Game Rentals — “Renting” a game used to mean going to Blockbuster and selecting a Super Nintendo game to take home for three days. With Blockbuster on the ropes, game rental services have primarily switched to online distribution methods. GameFly, which has multiple plans that revolve around mailing out hard copies of video games, is the most successful service. Competitors include GottaPlay, which has plans that start at $11.95 for one game rental (you can hang on to the game for as long as you like), and Gamerang. Most online rental services offer free shipping and ship their games with a prepaid envelope that you drop into the mailbox when you’re ready to give the games back.

Buy a Game That The Entire Family Can Play — Games have an increasing focus on online and offline multiplayer. Offline multiplayer games-the ones that corral a bunch of players on the couch at once–are well-suited for crowds. Nintendo has a certain expertise at designing multiplayer games, hence the success of Mario Kart, Wii Sports, New Super Mario Bros. Wii, Donkey Kong Country Returns, and many more. But don’t overlook accessories like Microsoft’s Kinect or Sony’s PlayStation Move either. They’re a bit of an investment since they cost more than a single game, but the multiplayer factor makes the cost well worth it.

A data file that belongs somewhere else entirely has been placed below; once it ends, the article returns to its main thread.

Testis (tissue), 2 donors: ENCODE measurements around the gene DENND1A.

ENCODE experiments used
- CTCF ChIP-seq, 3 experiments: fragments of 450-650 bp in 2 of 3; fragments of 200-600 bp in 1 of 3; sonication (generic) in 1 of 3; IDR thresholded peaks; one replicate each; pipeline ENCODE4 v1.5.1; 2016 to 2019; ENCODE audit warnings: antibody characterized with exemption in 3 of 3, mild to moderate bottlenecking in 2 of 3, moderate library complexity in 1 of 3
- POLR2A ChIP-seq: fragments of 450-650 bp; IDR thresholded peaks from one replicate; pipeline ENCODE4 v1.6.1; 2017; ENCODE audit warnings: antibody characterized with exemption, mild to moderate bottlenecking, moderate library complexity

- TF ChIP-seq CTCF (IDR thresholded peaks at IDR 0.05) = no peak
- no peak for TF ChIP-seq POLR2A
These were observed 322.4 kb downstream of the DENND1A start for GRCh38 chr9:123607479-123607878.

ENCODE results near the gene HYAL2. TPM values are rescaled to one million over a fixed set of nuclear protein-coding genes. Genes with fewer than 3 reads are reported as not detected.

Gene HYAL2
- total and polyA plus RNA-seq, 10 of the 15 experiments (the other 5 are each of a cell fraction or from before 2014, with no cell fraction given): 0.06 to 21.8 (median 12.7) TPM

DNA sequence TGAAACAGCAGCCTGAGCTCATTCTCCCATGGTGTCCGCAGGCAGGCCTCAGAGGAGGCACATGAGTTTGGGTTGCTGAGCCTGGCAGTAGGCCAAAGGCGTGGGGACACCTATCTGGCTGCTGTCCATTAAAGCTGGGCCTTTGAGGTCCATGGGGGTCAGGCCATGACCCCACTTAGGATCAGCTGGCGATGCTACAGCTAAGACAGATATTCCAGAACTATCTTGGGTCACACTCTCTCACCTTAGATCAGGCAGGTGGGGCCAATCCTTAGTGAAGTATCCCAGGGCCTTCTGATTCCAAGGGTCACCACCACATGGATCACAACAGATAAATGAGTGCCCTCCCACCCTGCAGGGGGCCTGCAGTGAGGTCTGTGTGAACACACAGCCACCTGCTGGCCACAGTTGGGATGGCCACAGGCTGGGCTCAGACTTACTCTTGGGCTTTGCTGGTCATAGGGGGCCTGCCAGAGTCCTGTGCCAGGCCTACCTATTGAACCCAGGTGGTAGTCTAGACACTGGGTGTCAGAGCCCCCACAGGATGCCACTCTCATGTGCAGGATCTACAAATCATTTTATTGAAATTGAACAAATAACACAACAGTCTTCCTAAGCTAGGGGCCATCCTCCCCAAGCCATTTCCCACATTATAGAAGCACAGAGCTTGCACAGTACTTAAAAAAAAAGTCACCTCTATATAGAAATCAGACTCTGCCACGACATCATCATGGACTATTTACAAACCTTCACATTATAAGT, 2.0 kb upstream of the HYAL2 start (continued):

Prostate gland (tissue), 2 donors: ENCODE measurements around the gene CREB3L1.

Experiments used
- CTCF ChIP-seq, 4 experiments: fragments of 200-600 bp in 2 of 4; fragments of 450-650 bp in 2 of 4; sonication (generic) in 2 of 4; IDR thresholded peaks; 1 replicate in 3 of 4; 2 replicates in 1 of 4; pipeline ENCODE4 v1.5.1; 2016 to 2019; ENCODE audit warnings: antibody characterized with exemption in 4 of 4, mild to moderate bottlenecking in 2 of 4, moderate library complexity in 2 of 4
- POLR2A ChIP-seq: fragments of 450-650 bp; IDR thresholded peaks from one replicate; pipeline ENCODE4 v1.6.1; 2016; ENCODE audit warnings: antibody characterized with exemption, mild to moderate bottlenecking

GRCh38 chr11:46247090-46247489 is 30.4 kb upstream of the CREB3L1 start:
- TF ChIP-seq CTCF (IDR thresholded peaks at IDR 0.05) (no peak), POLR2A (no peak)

Lag Behind a Generation — You can always buy up old iterations of consoles once the newer, shinier versions hit the market. The old technology won’t make you the coolest kid on the block, but you will save gobs of money (which you can use to buy friends). Need proof? Most American retailers, including Wal-Mart, Target, and GameStop, are buying up old models of the Nintendo DS from users who want to switch out for a 3DS. Now’s a great time to grab a Nintendo DSi XL for yourself.

Finally, Play for Free — There is no shortage of free-to-play games on the Internet, and on the iPhone App Store. Not all of them involve looking after cows, either. Try Sony’s Free Realms and explore a huge 3D world, or build a carnival on Facebook with Ravenwood Fair.

Special Thanks: What They Play

About Nadia Oxford
Nadia is a freelance writer living in Toronto. She played her first game at four, decided games were awesome, and has maintained her position since. She writes for 1UP.com, Slide to Play, GamePro and other publications, and is About.com’s Guide to the Nintendo DS.

2 Comments

  1. One thing I think about when buying a new game is whether or not I need to play it right away to get the full experience. I bought Pokemon Black on launch day so I could play it along with PokeGAF and it was a lot of fun. I would have missed out on the community aspect if I had waited. However, I don’t need to buy Okamiden right away. If I want to, I can wait for the price to go down and have the same experience.

    Also, I only buy new games if I’m going to play them right away, or at least reasonably soon. I don’t really get why people buy games for $60 or $70 and don’t get around to playing them until they’re going for $30. Why do you absolutely have to have that game sitting on your shelf in its shrink wrap for months?

  2. Wow, I was clearly still asleep when I wrote that comment, huh?